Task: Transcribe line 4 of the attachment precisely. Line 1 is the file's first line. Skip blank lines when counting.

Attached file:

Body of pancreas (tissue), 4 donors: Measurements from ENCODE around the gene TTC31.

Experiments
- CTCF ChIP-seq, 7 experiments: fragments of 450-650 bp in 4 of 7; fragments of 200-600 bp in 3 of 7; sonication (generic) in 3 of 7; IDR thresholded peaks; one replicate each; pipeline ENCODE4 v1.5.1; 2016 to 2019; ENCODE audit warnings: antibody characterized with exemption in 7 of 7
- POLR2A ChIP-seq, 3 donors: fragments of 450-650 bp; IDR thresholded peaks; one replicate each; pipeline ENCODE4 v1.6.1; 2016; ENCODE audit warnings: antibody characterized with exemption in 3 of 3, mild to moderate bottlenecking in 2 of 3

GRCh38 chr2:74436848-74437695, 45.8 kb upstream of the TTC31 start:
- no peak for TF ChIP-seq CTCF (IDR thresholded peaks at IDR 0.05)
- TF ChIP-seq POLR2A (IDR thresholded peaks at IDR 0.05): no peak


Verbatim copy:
- POLR2A ChIP-seq, 3 donors: fragments of 450-650 bp; IDR thresholded peaks; one replicate each; pipeline ENCODE4 v1.6.1; 2016; ENCODE audit warnings: antibody characterized with exemption in 3 of 3, mild to moderate bottlenecking in 2 of 3